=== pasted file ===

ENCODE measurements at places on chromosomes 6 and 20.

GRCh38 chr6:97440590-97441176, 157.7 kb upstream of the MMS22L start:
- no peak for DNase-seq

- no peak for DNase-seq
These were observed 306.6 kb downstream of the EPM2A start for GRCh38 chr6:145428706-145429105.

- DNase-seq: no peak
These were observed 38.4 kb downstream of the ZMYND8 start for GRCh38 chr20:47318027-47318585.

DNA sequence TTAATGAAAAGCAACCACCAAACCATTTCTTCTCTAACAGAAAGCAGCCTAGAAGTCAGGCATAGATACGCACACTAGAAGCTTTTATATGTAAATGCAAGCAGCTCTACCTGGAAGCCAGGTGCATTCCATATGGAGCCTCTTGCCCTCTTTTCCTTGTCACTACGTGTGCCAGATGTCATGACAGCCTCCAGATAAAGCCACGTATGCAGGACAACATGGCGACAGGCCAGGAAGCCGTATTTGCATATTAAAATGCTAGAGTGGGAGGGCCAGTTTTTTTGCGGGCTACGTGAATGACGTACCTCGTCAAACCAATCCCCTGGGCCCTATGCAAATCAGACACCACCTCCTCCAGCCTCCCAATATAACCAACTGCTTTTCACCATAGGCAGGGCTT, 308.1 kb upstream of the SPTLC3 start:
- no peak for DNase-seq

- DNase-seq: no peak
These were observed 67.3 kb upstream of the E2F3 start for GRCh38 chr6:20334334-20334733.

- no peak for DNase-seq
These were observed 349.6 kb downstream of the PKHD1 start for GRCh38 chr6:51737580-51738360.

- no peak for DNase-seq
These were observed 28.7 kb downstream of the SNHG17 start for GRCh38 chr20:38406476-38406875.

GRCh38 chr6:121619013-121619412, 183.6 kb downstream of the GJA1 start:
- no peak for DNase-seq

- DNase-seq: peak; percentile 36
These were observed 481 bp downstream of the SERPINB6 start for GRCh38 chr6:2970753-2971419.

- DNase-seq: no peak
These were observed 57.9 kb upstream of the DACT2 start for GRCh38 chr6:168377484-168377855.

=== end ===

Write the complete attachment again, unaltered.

ENCODE measurements at places on chromosomes 6 and 20.

GRCh38 chr6:97440590-97441176, 157.7 kb upstream of the MMS22L start:
- no peak for DNase-seq

- no peak for DNase-seq
These were observed 306.6 kb downstream of the EPM2A start for GRCh38 chr6:145428706-145429105.

- DNase-seq: no peak
These were observed 38.4 kb downstream of the ZMYND8 start for GRCh38 chr20:47318027-47318585.

DNA sequence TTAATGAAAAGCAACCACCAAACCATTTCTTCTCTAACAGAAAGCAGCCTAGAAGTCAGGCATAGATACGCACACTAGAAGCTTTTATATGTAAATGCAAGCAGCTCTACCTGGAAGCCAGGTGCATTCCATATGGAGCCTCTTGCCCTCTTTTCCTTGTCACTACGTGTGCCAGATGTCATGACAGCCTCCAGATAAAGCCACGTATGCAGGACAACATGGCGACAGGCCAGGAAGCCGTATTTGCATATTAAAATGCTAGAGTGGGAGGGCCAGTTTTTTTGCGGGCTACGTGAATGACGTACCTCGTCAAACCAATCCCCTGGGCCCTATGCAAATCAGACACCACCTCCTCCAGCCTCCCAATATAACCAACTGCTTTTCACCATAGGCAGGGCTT, 308.1 kb upstream of the SPTLC3 start:
- no peak for DNase-seq

- DNase-seq: no peak
These were observed 67.3 kb upstream of the E2F3 start for GRCh38 chr6:20334334-20334733.

- no peak for DNase-seq
These were observed 349.6 kb downstream of the PKHD1 start for GRCh38 chr6:51737580-51738360.

- no peak for DNase-seq
These were observed 28.7 kb downstream of the SNHG17 start for GRCh38 chr20:38406476-38406875.

GRCh38 chr6:121619013-121619412, 183.6 kb downstream of the GJA1 start:
- no peak for DNase-seq

- DNase-seq: peak; percentile 36
These were observed 481 bp downstream of the SERPINB6 start for GRCh38 chr6:2970753-2971419.

- DNase-seq: no peak
These were observed 57.9 kb upstream of the DACT2 start for GRCh38 chr6:168377484-168377855.